Lung cancer: odds of survival

Lung cancer patients face median five-year survival rates of just 17% (compared to 89% for breast cancer and 98% for prostate cancer).

Why this wide difference? The company Prolung explains that survival rates for lung cancer are below rates for other types of cancer due to a lack of early and effective detection and challenging biopsy.

So a significant amount of time is required to assess risk under current guidelines.

If the innovation reduces the time needed to assess the risk of malignancy, lung cancer mortality could approach that of other cancers, according to Prolung.

In those cases where lung cancer was detected at its earliest stage, the five-year survival improves to 80% or about a five-fold improvement.

Prolung is a medical technology company that develops advanced multi-cancer detection and early detection technology for multipolar cancers that can extend the therapeutic window, improve survivability and reduce the cost of medical care. It has active projects in lung, breast and gastro-intestinal cancer.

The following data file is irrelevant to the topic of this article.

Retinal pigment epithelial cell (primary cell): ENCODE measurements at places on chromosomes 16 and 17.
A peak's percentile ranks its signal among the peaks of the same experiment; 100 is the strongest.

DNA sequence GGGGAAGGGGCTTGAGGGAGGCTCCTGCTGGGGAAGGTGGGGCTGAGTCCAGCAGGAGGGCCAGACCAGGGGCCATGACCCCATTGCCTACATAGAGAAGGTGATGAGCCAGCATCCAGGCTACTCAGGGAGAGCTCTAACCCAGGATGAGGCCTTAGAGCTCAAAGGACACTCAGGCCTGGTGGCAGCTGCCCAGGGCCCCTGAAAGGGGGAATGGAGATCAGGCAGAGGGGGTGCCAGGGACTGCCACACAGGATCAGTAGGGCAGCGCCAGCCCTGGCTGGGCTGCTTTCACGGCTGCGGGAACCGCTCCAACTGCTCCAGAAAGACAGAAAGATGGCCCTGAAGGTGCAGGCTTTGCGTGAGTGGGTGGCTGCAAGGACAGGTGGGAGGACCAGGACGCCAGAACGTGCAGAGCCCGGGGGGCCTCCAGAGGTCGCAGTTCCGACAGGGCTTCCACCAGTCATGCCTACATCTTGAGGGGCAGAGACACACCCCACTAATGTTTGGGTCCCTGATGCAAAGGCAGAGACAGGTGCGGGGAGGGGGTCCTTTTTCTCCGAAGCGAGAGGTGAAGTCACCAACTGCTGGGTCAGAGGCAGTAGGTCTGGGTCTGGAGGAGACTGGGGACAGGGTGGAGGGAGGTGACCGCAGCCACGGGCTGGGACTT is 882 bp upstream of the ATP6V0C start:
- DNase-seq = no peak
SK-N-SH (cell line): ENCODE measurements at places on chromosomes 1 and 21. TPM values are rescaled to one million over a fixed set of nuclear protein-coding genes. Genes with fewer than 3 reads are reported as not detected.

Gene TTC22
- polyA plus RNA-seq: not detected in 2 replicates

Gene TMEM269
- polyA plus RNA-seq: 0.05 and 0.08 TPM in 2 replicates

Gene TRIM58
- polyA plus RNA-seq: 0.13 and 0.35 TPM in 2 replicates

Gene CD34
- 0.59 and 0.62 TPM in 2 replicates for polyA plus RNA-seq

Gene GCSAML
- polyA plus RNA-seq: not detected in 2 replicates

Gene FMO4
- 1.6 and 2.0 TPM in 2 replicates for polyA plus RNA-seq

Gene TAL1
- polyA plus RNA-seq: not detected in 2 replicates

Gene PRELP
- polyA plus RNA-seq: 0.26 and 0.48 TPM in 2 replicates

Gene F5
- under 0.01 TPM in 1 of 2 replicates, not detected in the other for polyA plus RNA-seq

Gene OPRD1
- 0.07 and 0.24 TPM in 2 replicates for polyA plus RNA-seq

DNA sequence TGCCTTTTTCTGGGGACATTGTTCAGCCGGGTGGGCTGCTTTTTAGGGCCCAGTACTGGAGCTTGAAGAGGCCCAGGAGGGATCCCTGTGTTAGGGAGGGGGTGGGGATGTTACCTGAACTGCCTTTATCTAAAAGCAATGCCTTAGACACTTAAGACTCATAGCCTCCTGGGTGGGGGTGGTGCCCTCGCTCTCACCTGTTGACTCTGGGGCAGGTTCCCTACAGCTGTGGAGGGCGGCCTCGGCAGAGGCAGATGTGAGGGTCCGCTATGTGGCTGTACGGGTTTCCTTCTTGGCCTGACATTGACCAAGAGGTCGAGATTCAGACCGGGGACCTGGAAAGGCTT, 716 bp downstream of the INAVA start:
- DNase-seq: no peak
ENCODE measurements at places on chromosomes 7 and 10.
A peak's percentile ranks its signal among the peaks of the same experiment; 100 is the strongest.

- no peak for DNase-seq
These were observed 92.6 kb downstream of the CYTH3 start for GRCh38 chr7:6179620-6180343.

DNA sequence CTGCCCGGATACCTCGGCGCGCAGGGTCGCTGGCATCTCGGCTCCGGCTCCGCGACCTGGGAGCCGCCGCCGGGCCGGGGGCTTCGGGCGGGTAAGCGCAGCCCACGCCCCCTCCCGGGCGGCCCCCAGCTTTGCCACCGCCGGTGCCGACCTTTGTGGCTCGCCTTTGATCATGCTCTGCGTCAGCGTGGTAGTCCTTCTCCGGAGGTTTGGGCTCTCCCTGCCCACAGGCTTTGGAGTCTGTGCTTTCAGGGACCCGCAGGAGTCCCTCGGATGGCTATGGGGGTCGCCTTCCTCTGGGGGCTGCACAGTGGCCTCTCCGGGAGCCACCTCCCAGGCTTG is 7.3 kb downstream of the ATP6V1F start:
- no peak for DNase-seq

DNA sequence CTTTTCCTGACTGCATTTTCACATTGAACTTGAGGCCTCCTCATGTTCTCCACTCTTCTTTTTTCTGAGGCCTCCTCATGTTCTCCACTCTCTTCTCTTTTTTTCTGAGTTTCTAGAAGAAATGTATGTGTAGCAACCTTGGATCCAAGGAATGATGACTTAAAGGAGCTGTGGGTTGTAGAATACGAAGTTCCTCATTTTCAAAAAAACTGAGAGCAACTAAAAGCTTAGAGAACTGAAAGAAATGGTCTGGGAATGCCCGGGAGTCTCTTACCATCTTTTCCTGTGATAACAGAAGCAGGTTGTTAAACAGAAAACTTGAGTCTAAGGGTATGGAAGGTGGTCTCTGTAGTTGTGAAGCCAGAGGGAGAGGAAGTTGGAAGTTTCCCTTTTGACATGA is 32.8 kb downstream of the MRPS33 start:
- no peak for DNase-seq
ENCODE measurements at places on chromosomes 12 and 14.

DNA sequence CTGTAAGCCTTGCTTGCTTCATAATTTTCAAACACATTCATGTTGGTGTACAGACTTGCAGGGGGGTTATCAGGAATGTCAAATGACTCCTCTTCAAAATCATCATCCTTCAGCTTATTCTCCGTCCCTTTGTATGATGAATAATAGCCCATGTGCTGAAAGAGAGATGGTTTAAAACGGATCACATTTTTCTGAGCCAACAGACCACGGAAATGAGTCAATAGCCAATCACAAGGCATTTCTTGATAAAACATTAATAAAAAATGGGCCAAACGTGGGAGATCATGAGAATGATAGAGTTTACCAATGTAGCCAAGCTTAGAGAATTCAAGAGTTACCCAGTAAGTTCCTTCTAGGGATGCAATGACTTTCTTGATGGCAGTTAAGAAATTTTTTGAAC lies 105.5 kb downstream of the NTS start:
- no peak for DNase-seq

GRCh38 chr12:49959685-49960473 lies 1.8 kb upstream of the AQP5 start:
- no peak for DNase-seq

The US CDC estimates that there are 94 million Americans at risk of lung cancer (which includes current and former smokers).

In the National Lung Cancer Screening Trial of 53,454 patients, approximately 24% of CT scans performed were positive and revealed a pulmonary nodule suspicious for lung cancer that required follow-up.

Lung cancer

On December 31, 2013, the US Preventive Services Task Force recommended CT screening, and on February 5, 2016, Medicare began paying for lung cancer screening.

Based on these estimates, if the approximately 94 million Americans at risk for lung cancer received a low-dose CT scan, approximately 24% (or 23 million) of Americans may reveal lung nodules that require follow-up.

Prolung believes that these patients would be eligible to receive the IONIQ ProLung test.

The American Cancer Society (ACS) indicates that lung cancer is the leading cause of cancer death among men and women in the United States.

About one in four cancer deaths in the United States is from lung cancer.

Also, according to the World Health Organization (WHO), lung cancer is the most common cause of cancer death worldwide and is estimated to be responsible for nearly one in five cancer-related deaths.

The overall ratio of mortality to incidence is 87%. Each year there are more than 1.8 million new cases of lung cancer worldwide, as well as nearly 1.6 million deaths. The lifetime chance of developing lung cancer is 1:17 in women and 1:14 in men.


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